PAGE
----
In an effort to balance harmonious versus obsessive passion, Dr. Ellison believes in leveraging new technologies, such as innovations in artificial intelligence and automation, for example, to help streamline his own organization’s medical record-keeping. But technology advancements, in any industry, can be both helpful and harmful, according to Amy Blankson, founder and CEO of Positive Digital Culture. “In our ‘always on’ culture, we struggle with digital boundaries,” especially when we feel love our work, she explained. “More than 50% of U.S. employees feel like they have to check their email after 11 pm to keep up with work. As a result, burnout is on the rise and engagement is decreasing.” One study found that health information technology increased burnout in 70% of doctors surveyed.
So, what can leaders do to prevent purpose-driven employees in their own organizations from suffering? Dr. Ellison stresses that they can mitigate this “always-on” mindset by being aware of when passion becomes a double-edged sword. “If you are so inspired to do what you do, then you’re not necessarily good at setting boundaries. We need to teach people that setting boundaries is OK. It’s not selfish. It’s actually selfless. It allows you to be more effective at what you do, and to better [help] those you wish to serve.”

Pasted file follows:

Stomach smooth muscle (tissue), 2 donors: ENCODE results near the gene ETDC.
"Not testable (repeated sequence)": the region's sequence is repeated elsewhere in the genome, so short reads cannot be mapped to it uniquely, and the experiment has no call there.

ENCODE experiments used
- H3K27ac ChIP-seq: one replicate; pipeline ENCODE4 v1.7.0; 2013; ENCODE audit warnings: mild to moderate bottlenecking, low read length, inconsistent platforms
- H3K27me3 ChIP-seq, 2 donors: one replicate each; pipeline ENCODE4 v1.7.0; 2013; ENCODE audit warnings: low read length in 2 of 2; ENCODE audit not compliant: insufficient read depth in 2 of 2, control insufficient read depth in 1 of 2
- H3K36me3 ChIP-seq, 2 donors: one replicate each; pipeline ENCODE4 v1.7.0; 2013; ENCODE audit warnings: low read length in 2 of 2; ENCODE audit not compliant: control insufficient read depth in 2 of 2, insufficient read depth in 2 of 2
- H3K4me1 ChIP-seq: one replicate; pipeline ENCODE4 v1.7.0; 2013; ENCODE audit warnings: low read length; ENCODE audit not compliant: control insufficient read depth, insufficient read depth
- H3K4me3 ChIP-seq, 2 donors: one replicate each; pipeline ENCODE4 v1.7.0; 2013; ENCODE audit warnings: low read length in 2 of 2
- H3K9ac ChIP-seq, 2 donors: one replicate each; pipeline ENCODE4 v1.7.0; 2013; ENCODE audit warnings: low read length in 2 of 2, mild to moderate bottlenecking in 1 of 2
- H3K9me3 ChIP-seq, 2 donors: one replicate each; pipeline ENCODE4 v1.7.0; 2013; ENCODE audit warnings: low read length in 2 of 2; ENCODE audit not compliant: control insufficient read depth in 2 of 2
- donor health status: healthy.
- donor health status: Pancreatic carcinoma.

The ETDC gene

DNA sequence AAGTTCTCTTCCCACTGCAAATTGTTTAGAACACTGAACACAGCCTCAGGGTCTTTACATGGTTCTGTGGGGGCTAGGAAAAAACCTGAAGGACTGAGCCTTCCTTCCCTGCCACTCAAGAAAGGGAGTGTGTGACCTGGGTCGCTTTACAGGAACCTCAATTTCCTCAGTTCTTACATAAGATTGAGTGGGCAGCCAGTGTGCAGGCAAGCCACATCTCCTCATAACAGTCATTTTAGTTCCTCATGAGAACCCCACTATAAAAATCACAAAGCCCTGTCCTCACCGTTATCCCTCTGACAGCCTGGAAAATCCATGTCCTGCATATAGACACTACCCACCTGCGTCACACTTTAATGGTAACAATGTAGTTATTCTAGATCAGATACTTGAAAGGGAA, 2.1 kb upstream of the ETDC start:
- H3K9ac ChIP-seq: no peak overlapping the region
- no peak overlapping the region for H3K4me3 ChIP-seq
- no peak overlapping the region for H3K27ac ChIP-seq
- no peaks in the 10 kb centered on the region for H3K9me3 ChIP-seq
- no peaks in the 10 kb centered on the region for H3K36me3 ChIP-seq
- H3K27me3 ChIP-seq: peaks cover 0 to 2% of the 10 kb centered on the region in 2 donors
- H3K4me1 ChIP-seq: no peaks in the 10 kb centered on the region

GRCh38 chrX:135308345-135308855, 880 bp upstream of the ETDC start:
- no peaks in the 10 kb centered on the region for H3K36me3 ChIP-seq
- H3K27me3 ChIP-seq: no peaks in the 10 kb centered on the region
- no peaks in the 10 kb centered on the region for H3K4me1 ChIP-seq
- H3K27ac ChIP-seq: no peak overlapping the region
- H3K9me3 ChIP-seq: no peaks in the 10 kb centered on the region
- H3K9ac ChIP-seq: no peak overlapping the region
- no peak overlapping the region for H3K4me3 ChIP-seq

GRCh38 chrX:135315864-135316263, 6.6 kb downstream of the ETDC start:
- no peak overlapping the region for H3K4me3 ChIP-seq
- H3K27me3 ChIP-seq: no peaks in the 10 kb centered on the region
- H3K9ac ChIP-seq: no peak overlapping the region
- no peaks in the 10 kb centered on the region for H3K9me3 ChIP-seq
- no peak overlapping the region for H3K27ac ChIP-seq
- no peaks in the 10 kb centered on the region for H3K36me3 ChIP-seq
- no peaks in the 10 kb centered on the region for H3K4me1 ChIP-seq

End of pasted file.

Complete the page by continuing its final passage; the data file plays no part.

Dr. Caroline Elton, a vocational psychologist and the author of Also Human, agrees that it’s the responsibility of leaders “to keep an eye on the well-being of their staff.” She suggests specific tactics that include monitoring “indirect indices,” such as employee absences and turnover, as well as having clear policies in place so that bullying, undermining, and even whistleblowing can be dealt with without people feeling that they are putting their jobs on the line. Dr. Elton was clear that, although self-awareness and -agency are important, exhausted workers should not shoulder the burden of solving this problem. She believes it’s a systemic issue and that leaders may want to “ditch the ’R’ word” — resilient — because it suggests that individuals should be able to avoid or recover from burnout on their own. Now that the WHO has put out a clear definition of burnout and acknowledged it as a legitimate threat, organizations can focus on the measurement, programming, and support tools that will sprout from the syndrome designation.
At the end of the day, everyone wants to go home to our personal lives feeling inspired and fueled by a day of passionate engagement in purposeful work. This is clearly preferable to monotony and boredom, which can also cause burnout. But we have to be careful: When it feels like your passion for work — or that of your employees —has become all-consuming, it might be time to take — or to offer — a break.